Hark the Herald Angels Sing SERMON

Hark the Herald Angels Sing SERMON

Here’s the manuscript of a message I preached on the text of ‘Hark the Herald Angels Sing’ at our Cookies & Carols service at Cross of Christ Fellowship in 2017:

Cookies and Carols 2017 Message

Before we continue singing, I wanted us to pause and take a few minutes to consider the lyrics of our next carol: HARK the HERALD ANGELS SING. This wonderful song was written in 1739 by Charles Wesley and has been enjoyed by generations ever since. The lyrics are not only beautiful and memorable, but they also do an amazing job of employing imagery from all over the Bible to help us see the greatness of Jesus and the joy of his birth.

The carol begins by drawing our attention to a scene in the Bible, found in the Gospel of Luke. Luke tells us about the birth of Jesus and records this event in Luke 2:10-14: “And in the same region there were shepherds out in the field, keeping watch over their flock by night. And an angel of the Lord appeared to them, and the glory of the Lord shone around them, and they were filled with fear. And the angel said to them, “Fear not, for behold, I bring you good news of great joy that will be for all the people. For unto you is born this day in the city of David a Savior, who is Christ the Lord. And this will be a sign for you: you will find a baby wrapped in swaddling cloths and lying in a manger.” And suddenly there was with the angel a multitude of the heavenly host praising God and saying, “Glory to God in the highest, and on earth peace among those with whom he is pleased.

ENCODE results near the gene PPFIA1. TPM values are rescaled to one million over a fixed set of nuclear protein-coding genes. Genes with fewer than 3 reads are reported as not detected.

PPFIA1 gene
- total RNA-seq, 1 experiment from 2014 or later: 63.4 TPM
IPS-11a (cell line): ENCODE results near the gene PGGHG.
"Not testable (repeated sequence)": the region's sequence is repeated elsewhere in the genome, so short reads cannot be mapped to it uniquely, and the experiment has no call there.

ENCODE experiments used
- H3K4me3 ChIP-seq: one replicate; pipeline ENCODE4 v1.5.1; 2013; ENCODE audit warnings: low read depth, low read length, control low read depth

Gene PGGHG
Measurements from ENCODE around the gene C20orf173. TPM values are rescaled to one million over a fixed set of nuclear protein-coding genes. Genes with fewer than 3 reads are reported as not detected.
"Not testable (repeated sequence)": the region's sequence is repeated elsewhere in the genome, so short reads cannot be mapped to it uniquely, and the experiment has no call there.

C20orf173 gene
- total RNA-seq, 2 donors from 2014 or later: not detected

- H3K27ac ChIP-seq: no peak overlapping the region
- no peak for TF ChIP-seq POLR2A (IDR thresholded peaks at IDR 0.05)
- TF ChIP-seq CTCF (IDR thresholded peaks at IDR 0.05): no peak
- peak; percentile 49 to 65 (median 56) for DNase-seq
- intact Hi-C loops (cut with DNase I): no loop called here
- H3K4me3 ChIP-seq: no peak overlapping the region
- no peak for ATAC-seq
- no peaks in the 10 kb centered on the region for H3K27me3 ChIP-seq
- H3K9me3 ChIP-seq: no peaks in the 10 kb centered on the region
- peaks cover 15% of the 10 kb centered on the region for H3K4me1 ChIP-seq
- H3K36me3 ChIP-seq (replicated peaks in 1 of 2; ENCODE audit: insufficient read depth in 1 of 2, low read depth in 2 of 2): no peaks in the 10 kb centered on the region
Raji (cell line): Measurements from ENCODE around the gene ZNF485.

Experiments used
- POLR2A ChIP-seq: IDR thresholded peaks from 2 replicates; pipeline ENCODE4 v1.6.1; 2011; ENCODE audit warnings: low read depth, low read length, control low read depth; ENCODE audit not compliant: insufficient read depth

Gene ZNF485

It is from this scene, a scene where numerous angels are singing and rejoicing at the birth of Jesus, that our carol begins. Let’s take a few minutes to consider the lyrics of each verse before we sing it together:

Verse 1: Hark! The herald angels sing, Glory to the newborn King; Peace on earth, and mercy mild, God and sinners reconciled! Joyful, all ye nations rise, Join the triumph of the skies; With angelic host proclaim, Christ is born in Bethlehem! Refrain: Hark! the herald angels sing, Glory to the newborn King!

Our carol starts with the word “HARK,” which is an old English word meaning: Look or behold. It is a way of saying, ‘Hey! Look over here!’ The angels are announcing the birth a king, and the who carol fills in the details of this king.
In this first verse the focus is on Jesus, as the KING who restores our broken relationship with God.